(photo: A suffragette is force-fed in HM Prison Holloway, in the UK, during hunger strikes for women’s suffrage. ~Wikipedia)

The Israeli Supreme Court ruled, on Sunday, that a law which permits force feeding hunger-striking Palestinian prisoners is constitutional, rejecting petitions filed last year by the Israel Medical Association (IMA), and by several human rights groups who argued the law contravened medical law and ethics regarding patients’ rights.

The ruling comes after three Palestinian prisoners who were detained without charge, by Israel, have continued their strikes for over 60 days, despite each of their medical conditions having seriously deteriorated.

Following the passage of the law in July of 2015, the IMA had said that, if it was upheld, Israeli doctors would be instructed to ignore it, according to Israeli daily newspaper Haaretz.

“This is a case in which medical ethics unequivocally trump the law, and the message we wish to convey to physicians is that forced feeding is tantamount to torture and that no doctor should take part in it,” Haaretz quoted IMA chairman Dr. Leonid Eidelman as saying.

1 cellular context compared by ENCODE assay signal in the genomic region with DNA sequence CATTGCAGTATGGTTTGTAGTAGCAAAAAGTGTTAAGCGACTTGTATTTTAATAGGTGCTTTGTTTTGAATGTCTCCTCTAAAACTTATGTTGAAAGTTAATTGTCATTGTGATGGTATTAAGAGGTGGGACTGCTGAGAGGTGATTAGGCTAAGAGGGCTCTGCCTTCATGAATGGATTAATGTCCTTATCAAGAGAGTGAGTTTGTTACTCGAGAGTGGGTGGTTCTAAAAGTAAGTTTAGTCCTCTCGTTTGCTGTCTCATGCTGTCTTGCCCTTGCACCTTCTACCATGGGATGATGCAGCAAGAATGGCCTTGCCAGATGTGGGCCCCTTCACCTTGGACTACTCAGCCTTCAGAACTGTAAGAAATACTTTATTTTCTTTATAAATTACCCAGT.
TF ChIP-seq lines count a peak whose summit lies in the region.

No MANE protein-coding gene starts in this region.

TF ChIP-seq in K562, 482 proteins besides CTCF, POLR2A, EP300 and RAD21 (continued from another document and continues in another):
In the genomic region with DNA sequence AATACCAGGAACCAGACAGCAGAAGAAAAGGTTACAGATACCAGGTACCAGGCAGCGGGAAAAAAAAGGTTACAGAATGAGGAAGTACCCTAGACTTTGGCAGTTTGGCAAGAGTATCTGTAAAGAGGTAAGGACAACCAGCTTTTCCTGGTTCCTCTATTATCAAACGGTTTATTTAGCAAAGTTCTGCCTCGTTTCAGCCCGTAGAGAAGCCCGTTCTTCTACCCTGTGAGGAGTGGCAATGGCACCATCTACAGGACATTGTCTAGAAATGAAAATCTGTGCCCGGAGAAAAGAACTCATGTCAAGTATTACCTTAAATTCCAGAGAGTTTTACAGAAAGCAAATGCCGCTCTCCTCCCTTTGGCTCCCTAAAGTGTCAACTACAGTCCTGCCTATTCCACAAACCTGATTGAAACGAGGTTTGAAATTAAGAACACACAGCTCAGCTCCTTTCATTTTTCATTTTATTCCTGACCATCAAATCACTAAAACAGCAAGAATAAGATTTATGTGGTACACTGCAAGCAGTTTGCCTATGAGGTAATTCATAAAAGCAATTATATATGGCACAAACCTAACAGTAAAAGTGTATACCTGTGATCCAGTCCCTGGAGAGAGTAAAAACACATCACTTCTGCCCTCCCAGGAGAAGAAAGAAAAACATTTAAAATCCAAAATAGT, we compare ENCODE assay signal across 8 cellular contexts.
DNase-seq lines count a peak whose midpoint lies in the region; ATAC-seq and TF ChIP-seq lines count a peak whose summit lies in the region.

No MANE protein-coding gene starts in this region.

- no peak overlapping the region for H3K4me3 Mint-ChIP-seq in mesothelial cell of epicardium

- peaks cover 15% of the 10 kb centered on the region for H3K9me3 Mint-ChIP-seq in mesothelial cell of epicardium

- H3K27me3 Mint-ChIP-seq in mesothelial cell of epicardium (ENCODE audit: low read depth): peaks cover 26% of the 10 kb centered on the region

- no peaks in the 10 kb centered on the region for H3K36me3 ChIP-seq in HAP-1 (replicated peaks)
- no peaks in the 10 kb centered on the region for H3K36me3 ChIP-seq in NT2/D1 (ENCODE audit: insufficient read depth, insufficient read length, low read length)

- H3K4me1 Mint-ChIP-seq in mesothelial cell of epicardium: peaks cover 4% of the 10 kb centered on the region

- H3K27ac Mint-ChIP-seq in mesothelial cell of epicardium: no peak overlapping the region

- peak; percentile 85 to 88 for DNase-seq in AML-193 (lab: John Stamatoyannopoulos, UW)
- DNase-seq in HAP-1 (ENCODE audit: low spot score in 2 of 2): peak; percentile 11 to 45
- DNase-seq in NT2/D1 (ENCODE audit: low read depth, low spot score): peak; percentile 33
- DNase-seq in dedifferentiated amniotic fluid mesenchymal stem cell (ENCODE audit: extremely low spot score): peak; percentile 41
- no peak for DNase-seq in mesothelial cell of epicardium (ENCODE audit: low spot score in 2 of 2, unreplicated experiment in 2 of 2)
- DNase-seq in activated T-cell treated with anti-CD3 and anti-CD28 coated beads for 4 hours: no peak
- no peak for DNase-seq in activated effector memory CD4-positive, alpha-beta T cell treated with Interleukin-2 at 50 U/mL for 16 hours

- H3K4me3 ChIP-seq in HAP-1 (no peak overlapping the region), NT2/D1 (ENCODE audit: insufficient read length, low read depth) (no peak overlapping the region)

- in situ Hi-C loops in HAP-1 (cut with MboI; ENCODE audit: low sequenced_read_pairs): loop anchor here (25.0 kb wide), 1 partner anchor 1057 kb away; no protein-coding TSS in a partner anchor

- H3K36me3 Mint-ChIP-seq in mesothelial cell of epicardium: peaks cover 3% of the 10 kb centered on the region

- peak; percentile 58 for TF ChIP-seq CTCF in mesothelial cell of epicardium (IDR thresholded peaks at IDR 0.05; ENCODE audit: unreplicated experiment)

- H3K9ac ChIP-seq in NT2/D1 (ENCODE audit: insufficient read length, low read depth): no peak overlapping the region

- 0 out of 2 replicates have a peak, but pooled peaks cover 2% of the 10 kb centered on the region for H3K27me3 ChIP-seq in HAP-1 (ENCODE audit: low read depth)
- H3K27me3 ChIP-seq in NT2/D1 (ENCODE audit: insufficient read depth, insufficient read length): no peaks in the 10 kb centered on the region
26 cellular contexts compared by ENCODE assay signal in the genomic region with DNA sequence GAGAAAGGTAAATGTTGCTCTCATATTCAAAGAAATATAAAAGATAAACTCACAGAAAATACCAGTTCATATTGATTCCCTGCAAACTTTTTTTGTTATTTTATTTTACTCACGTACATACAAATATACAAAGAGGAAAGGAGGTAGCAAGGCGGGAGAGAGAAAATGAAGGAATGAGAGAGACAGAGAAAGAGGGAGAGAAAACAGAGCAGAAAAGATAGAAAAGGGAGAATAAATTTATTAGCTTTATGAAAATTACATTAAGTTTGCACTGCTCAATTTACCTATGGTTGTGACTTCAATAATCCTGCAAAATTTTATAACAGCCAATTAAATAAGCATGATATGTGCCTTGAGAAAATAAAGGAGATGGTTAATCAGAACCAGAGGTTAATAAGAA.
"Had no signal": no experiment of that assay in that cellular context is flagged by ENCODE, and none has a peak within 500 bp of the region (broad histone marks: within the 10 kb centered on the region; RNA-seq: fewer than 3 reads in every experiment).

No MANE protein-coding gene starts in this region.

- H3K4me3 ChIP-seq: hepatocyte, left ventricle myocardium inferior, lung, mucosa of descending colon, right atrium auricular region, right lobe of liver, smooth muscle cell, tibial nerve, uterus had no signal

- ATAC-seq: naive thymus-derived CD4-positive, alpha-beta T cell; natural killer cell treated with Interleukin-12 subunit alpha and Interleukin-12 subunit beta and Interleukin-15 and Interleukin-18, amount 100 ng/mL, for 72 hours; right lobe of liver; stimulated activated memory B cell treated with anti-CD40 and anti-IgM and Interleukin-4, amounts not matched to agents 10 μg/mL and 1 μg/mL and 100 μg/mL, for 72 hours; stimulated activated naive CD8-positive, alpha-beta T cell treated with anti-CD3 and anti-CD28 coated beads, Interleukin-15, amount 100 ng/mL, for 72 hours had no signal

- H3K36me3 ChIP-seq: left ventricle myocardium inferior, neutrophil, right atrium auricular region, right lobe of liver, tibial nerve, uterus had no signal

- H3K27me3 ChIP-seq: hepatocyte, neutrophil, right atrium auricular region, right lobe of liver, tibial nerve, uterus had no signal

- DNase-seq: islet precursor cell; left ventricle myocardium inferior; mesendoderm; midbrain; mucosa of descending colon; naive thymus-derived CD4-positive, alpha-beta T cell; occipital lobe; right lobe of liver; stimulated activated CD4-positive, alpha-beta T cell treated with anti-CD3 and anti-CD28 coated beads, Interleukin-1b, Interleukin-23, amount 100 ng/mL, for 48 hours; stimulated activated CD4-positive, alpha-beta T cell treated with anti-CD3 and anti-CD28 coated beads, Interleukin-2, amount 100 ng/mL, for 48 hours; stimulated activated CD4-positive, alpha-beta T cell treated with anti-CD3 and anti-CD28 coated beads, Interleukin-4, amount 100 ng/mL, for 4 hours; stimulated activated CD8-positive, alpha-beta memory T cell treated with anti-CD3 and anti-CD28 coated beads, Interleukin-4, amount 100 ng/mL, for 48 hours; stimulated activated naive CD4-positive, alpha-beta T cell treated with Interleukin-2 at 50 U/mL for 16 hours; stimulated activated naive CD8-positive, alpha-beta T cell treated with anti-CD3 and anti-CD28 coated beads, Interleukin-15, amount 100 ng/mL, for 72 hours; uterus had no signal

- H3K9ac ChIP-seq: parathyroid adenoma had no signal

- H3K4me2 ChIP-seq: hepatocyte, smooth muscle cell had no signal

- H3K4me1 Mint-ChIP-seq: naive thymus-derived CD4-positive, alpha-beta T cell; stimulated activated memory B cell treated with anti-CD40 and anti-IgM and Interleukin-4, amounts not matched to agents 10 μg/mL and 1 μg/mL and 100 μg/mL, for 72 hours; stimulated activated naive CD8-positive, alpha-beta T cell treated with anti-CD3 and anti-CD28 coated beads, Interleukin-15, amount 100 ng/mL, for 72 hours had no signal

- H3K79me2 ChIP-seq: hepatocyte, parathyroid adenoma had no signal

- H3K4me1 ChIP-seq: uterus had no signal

However, according to Ma’an News Agency, justices reportedly decided on Sunday that the “complex” issue of hunger strikers transcended ordinary patients’ rights.

A hunger striker “is not an ordinary patient but a person who knowingly and willingly places himself in a dangerous situation as a protest or a means of attaining a personal or public goal,” the justices reportedly wrote, adding that a hunger strike and its outcome have “implications that go beyond the personal matter of the hunger striker.”


According to the International Committee of the Red Cross (ICRC), an organization operating in Israel and the occupied Palestinian territory that provides a number services to Palestinian prisoners and their families, “Forced feeding of hunger strikers is never ethically acceptable. It is furthermore a violation of internationally accepted medical ethics and may lead to violations of international humanitarian law.”

A spokesperson for the ICRC could not immediately be reached for comment regarding how Sunday’s ruling will affect their work in Israeli prisons.

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